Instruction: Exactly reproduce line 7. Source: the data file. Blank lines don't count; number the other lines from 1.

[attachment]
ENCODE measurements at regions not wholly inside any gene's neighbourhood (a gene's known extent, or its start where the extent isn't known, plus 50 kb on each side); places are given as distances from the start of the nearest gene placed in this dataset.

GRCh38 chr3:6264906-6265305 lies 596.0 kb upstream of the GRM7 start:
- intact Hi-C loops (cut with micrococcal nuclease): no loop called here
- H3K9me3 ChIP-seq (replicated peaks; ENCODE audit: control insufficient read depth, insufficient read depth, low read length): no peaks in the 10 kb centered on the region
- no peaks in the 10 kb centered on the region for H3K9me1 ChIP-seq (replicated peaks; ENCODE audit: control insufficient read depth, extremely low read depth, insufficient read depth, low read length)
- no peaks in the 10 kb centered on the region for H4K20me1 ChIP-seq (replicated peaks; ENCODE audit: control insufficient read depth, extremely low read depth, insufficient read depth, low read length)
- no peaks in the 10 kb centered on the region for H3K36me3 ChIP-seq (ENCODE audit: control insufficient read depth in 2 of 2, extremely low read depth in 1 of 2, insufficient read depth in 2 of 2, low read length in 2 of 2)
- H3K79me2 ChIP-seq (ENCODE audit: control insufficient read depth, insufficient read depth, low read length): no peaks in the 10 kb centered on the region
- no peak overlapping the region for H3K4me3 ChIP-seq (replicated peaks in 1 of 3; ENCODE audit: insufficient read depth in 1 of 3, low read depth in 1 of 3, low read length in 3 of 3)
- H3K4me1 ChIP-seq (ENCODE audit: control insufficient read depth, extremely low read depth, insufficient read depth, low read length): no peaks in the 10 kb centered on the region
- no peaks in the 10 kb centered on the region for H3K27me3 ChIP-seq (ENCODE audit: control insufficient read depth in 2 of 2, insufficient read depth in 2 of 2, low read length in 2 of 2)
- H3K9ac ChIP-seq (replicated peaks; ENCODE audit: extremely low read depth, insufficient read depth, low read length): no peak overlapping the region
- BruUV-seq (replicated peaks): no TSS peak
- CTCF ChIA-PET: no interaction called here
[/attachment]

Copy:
- no peaks in the 10 kb centered on the region for H3K36me3 ChIP-seq (ENCODE audit: control insufficient read depth in 2 of 2, extremely low read depth in 1 of 2, insufficient read depth in 2 of 2, low read length in 2 of 2)